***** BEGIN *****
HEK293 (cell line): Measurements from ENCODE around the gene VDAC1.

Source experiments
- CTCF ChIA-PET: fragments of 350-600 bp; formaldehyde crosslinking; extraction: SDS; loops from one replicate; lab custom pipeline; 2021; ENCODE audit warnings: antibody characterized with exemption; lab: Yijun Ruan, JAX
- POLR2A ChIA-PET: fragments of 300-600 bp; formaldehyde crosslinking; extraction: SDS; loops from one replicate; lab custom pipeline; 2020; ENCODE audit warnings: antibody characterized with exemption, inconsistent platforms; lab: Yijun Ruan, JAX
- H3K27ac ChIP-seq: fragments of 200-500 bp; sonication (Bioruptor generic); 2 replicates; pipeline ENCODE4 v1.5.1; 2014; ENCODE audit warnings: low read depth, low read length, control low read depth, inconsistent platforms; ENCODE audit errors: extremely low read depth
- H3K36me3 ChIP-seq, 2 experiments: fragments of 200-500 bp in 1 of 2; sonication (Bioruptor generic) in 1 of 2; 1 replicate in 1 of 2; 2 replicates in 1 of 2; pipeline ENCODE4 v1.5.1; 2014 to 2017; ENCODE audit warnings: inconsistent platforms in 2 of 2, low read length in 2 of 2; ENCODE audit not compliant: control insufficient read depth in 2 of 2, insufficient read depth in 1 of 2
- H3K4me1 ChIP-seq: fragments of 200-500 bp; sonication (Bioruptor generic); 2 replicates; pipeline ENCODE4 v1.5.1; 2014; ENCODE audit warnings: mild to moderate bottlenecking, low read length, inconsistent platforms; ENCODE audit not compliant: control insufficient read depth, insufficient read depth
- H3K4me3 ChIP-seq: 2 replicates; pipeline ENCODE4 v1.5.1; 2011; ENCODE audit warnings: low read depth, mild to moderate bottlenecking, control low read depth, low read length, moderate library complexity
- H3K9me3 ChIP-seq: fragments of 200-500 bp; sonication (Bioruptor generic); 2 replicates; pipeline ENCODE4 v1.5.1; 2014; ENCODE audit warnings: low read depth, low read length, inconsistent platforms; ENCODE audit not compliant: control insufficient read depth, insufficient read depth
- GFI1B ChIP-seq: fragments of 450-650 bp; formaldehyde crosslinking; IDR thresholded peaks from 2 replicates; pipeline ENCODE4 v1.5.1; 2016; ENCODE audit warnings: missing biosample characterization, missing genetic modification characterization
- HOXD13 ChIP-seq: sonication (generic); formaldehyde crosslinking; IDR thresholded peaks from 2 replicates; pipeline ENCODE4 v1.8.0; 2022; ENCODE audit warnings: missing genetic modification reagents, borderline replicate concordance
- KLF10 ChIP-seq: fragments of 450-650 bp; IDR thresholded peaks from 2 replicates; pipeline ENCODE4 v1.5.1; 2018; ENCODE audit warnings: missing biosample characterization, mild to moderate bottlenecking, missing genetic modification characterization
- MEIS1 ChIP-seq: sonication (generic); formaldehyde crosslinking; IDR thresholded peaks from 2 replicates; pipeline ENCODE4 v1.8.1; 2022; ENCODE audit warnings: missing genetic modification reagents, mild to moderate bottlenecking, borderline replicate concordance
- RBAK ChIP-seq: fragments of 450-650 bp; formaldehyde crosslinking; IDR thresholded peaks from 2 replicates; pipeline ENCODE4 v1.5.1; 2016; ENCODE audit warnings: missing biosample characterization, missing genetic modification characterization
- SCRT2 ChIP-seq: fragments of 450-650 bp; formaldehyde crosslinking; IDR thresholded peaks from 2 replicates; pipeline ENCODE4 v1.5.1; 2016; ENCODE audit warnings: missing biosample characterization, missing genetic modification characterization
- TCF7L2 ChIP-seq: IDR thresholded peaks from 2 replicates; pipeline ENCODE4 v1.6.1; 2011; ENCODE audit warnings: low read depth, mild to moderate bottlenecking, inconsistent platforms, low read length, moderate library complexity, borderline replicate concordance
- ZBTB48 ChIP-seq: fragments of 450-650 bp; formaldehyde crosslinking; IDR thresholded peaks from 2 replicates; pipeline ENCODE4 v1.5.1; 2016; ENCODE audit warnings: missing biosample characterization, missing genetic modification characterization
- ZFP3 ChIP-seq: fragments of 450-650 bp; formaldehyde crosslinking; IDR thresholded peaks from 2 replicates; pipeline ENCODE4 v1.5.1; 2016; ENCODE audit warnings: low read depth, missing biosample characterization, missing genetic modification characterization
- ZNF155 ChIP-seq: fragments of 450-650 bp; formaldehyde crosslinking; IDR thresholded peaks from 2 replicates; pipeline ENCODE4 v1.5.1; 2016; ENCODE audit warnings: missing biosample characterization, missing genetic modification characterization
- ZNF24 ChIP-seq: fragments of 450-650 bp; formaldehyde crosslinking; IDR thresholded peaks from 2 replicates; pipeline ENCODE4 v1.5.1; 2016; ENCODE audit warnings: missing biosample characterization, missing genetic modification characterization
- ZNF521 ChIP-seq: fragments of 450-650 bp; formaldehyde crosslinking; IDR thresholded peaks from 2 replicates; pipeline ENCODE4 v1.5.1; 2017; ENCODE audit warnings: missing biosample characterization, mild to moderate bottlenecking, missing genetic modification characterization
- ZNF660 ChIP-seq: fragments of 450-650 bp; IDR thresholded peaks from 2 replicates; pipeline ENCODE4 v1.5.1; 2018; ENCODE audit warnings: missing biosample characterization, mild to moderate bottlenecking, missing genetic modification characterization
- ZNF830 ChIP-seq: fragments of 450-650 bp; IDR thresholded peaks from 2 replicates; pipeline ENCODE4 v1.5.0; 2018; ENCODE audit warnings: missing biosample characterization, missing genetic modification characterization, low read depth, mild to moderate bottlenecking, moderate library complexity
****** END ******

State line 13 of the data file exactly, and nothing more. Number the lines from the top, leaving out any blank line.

- MEIS1 ChIP-seq: sonication (generic); formaldehyde crosslinking; IDR thresholded peaks from 2 replicates; pipeline ENCODE4 v1.8.1; 2022; ENCODE audit warnings: missing genetic modification reagents, mild to moderate bottlenecking, borderline replicate concordance